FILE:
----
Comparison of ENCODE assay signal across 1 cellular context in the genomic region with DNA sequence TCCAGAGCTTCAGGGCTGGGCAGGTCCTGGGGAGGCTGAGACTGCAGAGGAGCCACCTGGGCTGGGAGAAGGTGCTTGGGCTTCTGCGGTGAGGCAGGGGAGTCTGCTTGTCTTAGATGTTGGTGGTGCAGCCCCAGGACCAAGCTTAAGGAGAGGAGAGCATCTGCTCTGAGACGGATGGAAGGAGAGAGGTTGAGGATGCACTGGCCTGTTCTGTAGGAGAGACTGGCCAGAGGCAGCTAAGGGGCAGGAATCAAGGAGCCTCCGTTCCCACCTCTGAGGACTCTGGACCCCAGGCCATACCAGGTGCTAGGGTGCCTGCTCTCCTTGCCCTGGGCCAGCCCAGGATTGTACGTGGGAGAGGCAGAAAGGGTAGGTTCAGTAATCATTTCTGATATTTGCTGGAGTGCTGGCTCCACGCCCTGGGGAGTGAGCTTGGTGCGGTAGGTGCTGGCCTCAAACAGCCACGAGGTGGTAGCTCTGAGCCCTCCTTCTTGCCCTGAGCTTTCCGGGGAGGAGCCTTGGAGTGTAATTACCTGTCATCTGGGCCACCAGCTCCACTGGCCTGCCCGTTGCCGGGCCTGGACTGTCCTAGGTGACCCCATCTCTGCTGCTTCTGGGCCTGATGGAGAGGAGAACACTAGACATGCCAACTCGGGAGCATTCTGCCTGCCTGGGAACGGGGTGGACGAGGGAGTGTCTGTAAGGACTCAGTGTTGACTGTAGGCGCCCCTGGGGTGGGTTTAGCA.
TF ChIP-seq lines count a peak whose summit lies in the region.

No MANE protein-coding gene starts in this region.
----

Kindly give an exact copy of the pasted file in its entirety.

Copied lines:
Comparison of ENCODE assay signal across 1 cellular context in the genomic region with DNA sequence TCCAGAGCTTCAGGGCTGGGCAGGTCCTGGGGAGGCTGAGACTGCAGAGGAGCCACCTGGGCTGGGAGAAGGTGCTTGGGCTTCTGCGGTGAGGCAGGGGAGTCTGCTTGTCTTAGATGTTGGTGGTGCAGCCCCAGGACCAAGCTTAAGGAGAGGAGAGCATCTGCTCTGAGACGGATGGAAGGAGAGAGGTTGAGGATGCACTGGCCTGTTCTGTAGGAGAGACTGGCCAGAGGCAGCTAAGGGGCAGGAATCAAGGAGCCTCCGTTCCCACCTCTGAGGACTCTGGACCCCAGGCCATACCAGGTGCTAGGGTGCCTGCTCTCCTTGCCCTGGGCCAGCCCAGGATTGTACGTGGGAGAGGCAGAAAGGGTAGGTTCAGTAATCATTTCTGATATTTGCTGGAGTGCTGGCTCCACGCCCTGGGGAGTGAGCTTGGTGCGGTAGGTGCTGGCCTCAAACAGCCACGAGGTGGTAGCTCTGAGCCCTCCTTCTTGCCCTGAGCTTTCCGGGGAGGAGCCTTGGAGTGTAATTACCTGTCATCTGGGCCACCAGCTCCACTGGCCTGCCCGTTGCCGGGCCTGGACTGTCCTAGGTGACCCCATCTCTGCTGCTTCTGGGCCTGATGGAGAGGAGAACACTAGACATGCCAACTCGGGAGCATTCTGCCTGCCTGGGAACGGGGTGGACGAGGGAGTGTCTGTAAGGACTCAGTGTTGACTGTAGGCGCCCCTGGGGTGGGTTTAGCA.
TF ChIP-seq lines count a peak whose summit lies in the region.

No MANE protein-coding gene starts in this region.